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In linguistics, speaker affect is attitude or emotion that a speaker brings to an utterance. Affects such as sarcasm, contempt, dismissal, distaste, disgust, disbelief, exasperation, boredom, anger, joy, respect or disrespect, sympathy, pity, gratitude, wonder, admiration, humility, and awe are frequently conveyed through paralinguistic mechanisms such as intonation, facial expression, and gesture, and thus require recourse to punctuation or emoticons when reduced to writing, but there are grammatical and lexical expressions of affect as well, such as pejorative and approbative or laudative expressions or inflections, adversative forms, honorific and deferential language, interrogatives and tag questions, and some types of evidentiality.
Lexical choices may frame speaker affect. Examples are slender (positive affect) vs. scrawny (negative affect), thrifty (positive) vs. stingy (negative), freedom fighter (positive) vs. terrorist (negative), etc.
In many languages of Europe, augmentative derivations are used to express contempt or other negative attitudes toward the noun being so modified, whereas diminutives may express affection; on the other hand, diminutives are frequently used to belittle or be dismissive. For instance, in Spanish, a name ending in diminutive -ito (masculine) or -ita (feminine) may be a term of endearment, but señorito "little mister" for señor "mister" is mocking. Polish has a range of augmentative and diminutive forms, which express differences in affect. So, from żaba "a frog", besides żabucha for simply a big frog, there is augmentative żabsko to express distaste, żabisko if the frog is ugly, żabula if it is likeably awkward, etc.
Affect can also be conveyed by more subtle means. Duranti, for example, shows that the use of pronouns in Italian narration indicates that the character referred to is important to the narration, but is generally also a mark of positive speaker attitude toward the character.
In Japanese and Korean, grammatical affect is conveyed both through honorific, polite, and humble language, which affects both nouns and verbal inflection, but also with clause-final particles that express a range of speaker emotions and attitudes toward what is being said. For instance, when asked in Japanese if what one is eating is good, one might say oishii "it's delicious" or mazui "it's bad" with various particles for nuance:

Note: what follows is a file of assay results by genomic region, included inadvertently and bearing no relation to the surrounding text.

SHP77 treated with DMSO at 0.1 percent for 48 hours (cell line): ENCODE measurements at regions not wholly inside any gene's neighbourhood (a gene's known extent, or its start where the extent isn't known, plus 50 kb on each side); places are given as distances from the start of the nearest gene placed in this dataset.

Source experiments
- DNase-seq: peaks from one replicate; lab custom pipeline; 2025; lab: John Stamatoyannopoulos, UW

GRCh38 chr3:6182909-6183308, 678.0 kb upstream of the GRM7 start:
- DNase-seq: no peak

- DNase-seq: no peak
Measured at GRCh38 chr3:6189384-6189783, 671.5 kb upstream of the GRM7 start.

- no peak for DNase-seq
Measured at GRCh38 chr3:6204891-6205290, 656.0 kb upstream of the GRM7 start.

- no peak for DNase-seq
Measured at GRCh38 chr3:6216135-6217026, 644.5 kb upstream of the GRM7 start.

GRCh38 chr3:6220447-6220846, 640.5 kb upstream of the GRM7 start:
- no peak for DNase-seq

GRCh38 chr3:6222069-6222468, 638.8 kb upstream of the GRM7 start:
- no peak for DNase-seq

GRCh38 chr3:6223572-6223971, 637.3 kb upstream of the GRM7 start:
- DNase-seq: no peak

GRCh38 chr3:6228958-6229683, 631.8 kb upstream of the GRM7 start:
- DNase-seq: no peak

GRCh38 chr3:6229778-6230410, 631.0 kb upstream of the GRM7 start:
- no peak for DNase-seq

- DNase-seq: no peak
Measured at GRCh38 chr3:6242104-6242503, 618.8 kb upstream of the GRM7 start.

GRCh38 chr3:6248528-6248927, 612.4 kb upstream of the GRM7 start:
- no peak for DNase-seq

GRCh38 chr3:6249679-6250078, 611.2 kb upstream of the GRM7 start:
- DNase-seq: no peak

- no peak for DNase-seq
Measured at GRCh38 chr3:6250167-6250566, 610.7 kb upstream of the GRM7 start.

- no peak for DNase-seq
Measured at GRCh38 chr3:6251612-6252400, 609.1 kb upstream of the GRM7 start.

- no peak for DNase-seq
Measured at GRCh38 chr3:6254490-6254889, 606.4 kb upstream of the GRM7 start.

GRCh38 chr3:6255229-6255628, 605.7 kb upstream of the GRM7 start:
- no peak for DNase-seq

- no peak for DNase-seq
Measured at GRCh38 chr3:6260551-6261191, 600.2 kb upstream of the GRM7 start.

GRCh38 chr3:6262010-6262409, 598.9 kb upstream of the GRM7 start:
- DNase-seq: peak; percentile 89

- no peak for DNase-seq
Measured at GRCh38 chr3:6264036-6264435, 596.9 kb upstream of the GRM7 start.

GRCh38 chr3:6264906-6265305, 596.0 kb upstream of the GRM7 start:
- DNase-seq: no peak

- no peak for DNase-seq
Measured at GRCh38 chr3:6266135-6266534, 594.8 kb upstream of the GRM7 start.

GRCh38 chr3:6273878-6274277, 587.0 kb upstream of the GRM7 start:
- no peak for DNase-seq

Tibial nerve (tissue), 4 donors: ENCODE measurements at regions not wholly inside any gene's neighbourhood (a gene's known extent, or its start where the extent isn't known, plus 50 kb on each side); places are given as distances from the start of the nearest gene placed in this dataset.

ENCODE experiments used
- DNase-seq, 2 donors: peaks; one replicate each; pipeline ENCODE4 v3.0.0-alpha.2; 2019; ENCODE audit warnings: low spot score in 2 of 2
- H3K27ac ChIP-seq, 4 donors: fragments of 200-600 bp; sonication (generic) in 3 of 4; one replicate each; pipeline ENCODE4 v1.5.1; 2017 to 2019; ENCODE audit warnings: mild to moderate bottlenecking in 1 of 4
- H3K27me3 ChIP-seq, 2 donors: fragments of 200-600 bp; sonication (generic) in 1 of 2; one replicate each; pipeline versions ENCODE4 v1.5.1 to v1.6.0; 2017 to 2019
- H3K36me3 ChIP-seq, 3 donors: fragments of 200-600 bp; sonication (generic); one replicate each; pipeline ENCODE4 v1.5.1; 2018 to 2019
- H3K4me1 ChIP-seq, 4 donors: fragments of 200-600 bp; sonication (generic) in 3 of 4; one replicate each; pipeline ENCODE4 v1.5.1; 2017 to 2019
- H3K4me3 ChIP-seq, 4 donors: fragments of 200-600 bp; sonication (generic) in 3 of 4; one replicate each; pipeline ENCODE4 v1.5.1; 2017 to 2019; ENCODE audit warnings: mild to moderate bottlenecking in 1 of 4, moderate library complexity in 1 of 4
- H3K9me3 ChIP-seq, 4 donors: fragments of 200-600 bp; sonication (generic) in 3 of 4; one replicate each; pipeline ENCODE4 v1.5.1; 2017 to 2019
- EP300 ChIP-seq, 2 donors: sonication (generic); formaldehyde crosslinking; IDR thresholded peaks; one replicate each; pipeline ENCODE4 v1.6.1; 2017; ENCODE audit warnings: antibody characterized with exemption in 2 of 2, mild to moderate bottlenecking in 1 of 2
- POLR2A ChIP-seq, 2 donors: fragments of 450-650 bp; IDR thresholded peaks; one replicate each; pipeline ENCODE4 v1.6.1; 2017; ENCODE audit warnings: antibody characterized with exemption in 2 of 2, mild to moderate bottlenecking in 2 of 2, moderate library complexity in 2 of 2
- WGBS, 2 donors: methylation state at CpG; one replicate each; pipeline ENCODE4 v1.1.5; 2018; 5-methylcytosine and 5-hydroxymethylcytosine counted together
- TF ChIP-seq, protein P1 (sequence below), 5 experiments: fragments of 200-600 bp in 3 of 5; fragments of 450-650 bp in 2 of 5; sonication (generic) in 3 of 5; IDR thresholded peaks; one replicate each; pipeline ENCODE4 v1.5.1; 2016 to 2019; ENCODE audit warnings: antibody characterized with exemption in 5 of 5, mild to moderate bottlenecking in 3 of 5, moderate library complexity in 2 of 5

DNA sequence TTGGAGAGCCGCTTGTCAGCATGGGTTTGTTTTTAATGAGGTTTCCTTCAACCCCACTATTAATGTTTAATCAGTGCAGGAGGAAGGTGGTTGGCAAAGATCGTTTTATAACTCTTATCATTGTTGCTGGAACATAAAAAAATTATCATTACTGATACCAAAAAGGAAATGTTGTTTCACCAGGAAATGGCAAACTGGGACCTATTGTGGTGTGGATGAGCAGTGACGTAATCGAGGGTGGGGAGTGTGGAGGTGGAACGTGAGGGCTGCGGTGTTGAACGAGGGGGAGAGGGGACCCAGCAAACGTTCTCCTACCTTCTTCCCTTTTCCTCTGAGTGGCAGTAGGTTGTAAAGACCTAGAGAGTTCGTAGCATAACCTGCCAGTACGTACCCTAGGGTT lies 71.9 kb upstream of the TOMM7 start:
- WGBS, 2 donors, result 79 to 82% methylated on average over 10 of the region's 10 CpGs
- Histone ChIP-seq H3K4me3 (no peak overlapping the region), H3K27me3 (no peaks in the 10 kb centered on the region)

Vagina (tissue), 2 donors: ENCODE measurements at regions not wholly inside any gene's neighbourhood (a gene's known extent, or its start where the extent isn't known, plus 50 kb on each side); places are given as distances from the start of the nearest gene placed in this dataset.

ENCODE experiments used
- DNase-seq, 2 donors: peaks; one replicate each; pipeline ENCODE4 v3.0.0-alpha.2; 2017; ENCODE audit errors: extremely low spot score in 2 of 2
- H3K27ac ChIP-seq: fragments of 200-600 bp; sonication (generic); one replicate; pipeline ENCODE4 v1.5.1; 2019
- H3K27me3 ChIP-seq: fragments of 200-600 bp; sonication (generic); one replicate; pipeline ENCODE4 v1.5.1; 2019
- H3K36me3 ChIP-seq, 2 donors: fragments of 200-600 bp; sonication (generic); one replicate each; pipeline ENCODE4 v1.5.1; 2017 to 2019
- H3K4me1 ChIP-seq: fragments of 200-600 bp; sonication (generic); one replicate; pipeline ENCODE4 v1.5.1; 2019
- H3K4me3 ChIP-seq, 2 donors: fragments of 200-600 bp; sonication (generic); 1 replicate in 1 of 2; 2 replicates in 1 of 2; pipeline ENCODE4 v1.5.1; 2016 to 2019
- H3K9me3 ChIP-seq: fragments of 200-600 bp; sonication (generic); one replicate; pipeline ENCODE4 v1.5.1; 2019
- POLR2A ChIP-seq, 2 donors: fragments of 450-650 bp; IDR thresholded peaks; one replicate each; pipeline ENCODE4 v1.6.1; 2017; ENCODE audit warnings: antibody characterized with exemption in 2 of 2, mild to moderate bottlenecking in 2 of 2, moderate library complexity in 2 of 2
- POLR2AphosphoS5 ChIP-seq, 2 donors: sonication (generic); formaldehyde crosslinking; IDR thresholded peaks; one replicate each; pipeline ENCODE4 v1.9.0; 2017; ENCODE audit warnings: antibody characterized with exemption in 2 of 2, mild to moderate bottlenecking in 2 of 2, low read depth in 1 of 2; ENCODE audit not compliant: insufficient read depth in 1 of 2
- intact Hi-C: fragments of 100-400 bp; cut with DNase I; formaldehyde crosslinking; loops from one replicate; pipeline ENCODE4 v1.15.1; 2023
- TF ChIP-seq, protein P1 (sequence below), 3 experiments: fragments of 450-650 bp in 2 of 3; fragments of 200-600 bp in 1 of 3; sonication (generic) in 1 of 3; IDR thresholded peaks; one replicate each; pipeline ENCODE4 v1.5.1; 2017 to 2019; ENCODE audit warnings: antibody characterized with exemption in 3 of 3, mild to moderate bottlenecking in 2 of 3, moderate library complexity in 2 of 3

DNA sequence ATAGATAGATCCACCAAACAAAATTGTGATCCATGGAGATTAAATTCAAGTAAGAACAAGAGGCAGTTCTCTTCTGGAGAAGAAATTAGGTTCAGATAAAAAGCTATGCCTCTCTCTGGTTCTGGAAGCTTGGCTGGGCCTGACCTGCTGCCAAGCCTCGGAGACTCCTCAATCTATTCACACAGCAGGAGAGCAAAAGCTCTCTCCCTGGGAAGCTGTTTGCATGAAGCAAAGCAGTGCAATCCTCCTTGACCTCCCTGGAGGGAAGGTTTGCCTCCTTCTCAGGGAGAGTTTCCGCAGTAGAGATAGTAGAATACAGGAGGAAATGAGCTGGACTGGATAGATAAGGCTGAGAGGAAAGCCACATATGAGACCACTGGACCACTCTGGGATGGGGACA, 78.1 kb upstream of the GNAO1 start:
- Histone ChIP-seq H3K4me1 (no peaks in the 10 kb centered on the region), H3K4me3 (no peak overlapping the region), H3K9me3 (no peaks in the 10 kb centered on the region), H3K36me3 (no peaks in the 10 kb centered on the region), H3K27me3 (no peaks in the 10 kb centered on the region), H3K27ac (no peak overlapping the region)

- Oishii yo (making an assertion; explicitly informing that it is good)
- Oishii wa! (expressing joy; feminine)
- Oishii kedo ("it's good but ...")
- Mazui ne ("it's bad, isn't it?" -- eliciting agreement)
- Mazui mon (exasperated)
The same can be done in Korean:
- Masi-issoyo (Neutral, polite)
- Masi-ittgunyo! (Surprised, elated)
- Masi-ittjianha (lit. "It's not delicious," but connotes "It's delicious, no?")
- Masi-eopda (the base verb form for 'bad tasting," used as a blunt, impolite statement)
In English and Japanese, the passive of intransitive verbs may be used to express an adversative situation:
English Japanese Active voice
It rained. ame-ga fut-ta 雨が降った。 rain-NOM fall-PFV Passive voice
I was rained on. ame-ni fu-rare-ta 雨に降られた。 rain-DAT fall-PASS-PFV
In some languages with split intransitive grammars, such as the Central Pomo language of California, the choice of encoding an affected verb argument as an "object" (patientive case) reflects empathy or emotional involvement on the part of the speaker:
ʔaː=tʼo béda=ht̪ow béː=yo-w dá-ːʔ-du-w tʃʰó-w. 1.AGT=but here=from away=go-PFV want-REFL-IMPV-PFV not-PFV
béda ʔaː qʼlá-w=ʔkʰe. here I.AGT die-PFV=FUT
- "(But) I don't want to go away from here. I (agentive) will die here." (said matter-of-factly)
ʔaː tʃá=ʔel ʔtʃí=hla t̪oː qʼlá=hla tʼo? I.AGT house=the get=if I.PAT die=if but
- "(But) what if I (patientive) died after I got the house?" (given as a reason not to buy a new house)
- Murphy, M. L. 2003. Semantic relations and the lexicon. Cambridge University Press.
- Duranti, A. 1984. "The social meaning of subject pronouns in Italian conversation." Text 4(4): 271–311.
- Mithun, M. 1991. "Active/agentive case marking and its motivations." Language 67(3):510–546.